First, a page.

Steve Charlier is an associate professor in the Department of Management at Georgia Southern University. He holds degrees from the College of William and Mary (BBA/Finance), the University of Denver (MIM/e-commerce) and the University of Iowa (Ph.D./Management). Steve has held a variety of managerial positions in the information technology/consulting, automotive, and entertainment industries. He has been a certified Project Management Professional (PMP) since 2003, and has consulted with a number of organizations, including various federal government agencies and non-profit organizations. His research interests are focused on the modern work environment, and include virtual teams, e-learning, leadership in a virtual world, and management education. His work has been published in several leading international academic journals, including The Leadership Quarterly, Human Resource Management, Journal of Organizational Behavior, Academy of Management Learning & Education, and Human Resource Management Review. He also serves on the editorial board for Academy of Management Learning & Education, and holds an appointed executive board position within the OB Division of the Academy of Management. Steve is a member of the Academy of Management, Society for Industrial and Organizational Psychology, Society for Human Resource Management, and the Project Management Institute. He is currently an Associate Editor for Human Resource Management and Academy of Management Learning & Education, and serves on the editorial board for Organization Management Journal. Steve is a member of the Academy of Management, Society for Industrial and Organizational Psychology, and the Project Management Institute.
Areas of Expertise (3)
William A. Freeman Award for Outstanding Professor
GSU Parker College of Business (2018)
Gary M. Davis Excellence in Research Award
GSU Parker College of Business (2017)
Outstanding Reviewer Award
Academy of Management Learning & Education (2017)
Bank of America Faculty Award
GSU Parker College of Business (2016)
Outstanding Reviewer Award
Academy of Management Learning & Education (2014)
Outstanding Reviewer Award
Southern Management Association (2014)
University of Iowa: Ph.D., Management 2012
College of William and Mary: B.S., Finance 1993
University of Denver: M.I.M., E-Commerce 2000
Media Appearances (3)
The surprising traits of good remote leaders
Fifteen years ago, Steven Charlier, chair of management at Georgia Southern University in the US, had a hunch that in-person charisma and leadership skills don’t translate virtually. “Before I became an academic, I worked for IBM for a number of years on a lot of virtual teams,” he says. “I had a boss who was a wonderful guy and great manager, and he drove me crazy trying to communicate. He was incredibly slow and unresponsive.”
Georgia Southern's Steve Charlier: How to Intergrate the Younger Generation into the Workplace
Metro Atlanta CEO
Georgia Southern University Department of Management Associate Professor Steve Charlier gives some advice to businesses on how they can attract the younger generation, and how millennials are transforming the workplace.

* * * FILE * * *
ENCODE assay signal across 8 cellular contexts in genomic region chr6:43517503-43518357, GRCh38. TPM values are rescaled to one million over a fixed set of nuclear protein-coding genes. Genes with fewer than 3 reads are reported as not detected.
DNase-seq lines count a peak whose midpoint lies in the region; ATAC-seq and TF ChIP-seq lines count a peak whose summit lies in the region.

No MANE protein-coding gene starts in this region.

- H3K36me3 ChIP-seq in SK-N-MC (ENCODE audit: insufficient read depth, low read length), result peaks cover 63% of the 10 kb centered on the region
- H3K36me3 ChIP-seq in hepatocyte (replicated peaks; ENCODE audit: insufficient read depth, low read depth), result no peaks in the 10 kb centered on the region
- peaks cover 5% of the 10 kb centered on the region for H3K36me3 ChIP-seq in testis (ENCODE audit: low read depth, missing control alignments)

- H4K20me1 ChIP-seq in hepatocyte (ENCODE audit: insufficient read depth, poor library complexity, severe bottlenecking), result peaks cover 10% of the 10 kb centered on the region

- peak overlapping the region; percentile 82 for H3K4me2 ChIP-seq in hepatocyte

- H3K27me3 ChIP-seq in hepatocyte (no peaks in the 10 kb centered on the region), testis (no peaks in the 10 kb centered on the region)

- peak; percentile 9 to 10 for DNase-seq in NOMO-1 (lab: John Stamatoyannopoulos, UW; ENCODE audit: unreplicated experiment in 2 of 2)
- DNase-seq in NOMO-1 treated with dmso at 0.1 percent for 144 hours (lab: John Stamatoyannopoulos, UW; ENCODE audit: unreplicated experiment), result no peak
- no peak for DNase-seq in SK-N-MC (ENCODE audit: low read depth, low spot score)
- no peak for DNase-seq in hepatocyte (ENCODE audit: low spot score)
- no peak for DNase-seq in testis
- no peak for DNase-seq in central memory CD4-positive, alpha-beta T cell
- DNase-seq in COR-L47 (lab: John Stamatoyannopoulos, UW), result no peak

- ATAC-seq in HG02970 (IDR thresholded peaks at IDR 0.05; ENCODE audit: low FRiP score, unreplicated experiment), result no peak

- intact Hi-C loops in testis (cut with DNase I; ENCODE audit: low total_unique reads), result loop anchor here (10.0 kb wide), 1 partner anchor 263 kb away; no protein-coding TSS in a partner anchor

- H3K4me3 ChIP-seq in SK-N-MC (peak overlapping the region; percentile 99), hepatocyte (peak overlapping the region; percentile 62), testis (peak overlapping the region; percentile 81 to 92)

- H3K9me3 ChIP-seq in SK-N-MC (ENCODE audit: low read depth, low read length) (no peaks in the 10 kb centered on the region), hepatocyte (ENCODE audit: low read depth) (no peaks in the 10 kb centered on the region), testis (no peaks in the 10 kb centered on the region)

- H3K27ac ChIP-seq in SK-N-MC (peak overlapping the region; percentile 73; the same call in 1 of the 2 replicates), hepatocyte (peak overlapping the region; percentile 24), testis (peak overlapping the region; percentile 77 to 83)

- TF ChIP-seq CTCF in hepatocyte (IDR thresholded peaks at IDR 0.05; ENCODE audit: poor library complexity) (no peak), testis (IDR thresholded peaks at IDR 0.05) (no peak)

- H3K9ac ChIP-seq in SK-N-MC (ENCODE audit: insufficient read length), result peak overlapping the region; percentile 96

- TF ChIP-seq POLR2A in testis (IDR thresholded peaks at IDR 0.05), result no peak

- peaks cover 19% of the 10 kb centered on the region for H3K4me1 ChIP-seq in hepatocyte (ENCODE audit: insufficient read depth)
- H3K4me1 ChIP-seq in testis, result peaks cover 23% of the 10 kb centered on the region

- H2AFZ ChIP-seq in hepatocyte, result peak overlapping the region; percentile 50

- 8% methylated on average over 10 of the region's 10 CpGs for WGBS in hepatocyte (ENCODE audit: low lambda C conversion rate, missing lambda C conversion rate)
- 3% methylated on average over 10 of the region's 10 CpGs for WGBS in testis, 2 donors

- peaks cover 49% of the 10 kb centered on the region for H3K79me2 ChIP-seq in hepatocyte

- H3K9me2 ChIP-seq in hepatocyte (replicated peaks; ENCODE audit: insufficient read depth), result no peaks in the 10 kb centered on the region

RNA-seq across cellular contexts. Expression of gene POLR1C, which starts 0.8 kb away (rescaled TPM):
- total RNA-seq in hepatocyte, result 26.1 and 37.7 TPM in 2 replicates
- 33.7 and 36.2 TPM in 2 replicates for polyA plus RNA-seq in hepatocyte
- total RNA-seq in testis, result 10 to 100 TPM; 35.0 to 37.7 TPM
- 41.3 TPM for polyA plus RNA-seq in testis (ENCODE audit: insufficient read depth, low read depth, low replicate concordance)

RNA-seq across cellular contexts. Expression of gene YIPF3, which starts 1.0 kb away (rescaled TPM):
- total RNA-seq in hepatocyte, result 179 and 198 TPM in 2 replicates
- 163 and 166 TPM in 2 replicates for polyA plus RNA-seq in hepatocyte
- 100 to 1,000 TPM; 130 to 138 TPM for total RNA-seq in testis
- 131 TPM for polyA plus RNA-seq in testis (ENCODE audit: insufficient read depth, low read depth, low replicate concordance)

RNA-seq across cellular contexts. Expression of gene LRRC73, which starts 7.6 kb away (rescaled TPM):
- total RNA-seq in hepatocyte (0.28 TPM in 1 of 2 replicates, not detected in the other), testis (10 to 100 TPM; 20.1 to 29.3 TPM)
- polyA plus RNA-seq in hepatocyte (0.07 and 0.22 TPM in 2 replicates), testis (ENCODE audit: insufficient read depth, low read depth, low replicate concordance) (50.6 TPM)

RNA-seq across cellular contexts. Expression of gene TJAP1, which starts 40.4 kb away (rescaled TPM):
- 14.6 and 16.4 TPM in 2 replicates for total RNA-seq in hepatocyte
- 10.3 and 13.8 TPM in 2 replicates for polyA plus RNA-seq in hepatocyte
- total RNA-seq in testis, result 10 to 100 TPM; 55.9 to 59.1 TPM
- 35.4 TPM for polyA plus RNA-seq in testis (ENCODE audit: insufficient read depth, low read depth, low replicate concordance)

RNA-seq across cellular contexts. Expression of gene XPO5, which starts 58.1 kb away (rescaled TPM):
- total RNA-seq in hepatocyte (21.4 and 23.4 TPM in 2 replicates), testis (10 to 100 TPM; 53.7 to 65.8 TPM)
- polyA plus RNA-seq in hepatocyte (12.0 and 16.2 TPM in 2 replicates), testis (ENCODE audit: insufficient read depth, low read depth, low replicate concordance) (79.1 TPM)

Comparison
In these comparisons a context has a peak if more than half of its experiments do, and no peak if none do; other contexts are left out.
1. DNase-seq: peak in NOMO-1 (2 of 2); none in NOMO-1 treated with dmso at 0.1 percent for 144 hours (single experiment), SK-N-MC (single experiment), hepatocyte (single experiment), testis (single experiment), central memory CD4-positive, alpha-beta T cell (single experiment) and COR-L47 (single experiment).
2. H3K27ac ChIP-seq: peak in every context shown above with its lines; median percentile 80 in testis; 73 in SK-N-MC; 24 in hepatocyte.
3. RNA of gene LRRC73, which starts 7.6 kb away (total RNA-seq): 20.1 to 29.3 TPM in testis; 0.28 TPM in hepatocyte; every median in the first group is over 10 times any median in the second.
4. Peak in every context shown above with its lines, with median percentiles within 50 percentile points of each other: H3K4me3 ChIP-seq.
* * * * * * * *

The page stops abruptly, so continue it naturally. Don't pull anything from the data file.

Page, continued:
Want to Be Perceived as a Leader? Improve This Basic Tech Skill.
Afterwards, the participants answered a series of questions, including one in which they rated the leadership abilities of their colleagues. The researchers observed that those with a stronger typing ability (taking into account both speed and accuracy) were more likely to be perceived as leaders. "One explanation is that individuals who can type fast are simply able to communicate more information within a given period of time," said study leader Steve Charlier, who is now an associate professor at Georgia Southern University, in a summary of the findings. "In turn, adept users of electronic communication are more likely to set strategy, drive conversations and influence work teams as a whole."
Trading off learning and performance: Exploration and exploitation at workHuman Resource Management Review
Lindsey M Greco, Steven D Charlier, Kenneth G Brown
2018 Employees are increasingly given control over how they learn, and their choices for training are diverse and varied, yet employees must balance competing demands. On one hand, they are expected to be increasingly efficient in their current job duties – on the other hand, they are expected to develop new skills and competencies that enable them to adapt and respond to changing job demands. Drawing from the organizational learning literature, we propose a model of worker and work characteristics that inform choices between two mindsets related to learning at work. The first mindset is exploration, or the pursuit of learning outside one’s current knowledge domain; the second mindset is exploitation, the refinement/deepening of one’s existing knowledge stock focusing on the task at hand. We further propose that these strategic choices, or trade-offs, influence employee learning and performance in unique ways, with different implications for both routine and adaptive performance. Finally, we incorporate the notions of feedback loops and risk assessments that influence ongoing decisions between exploration and exploitation mindsets. Recommendations for future research and extensions of the theoretical model are also proposed.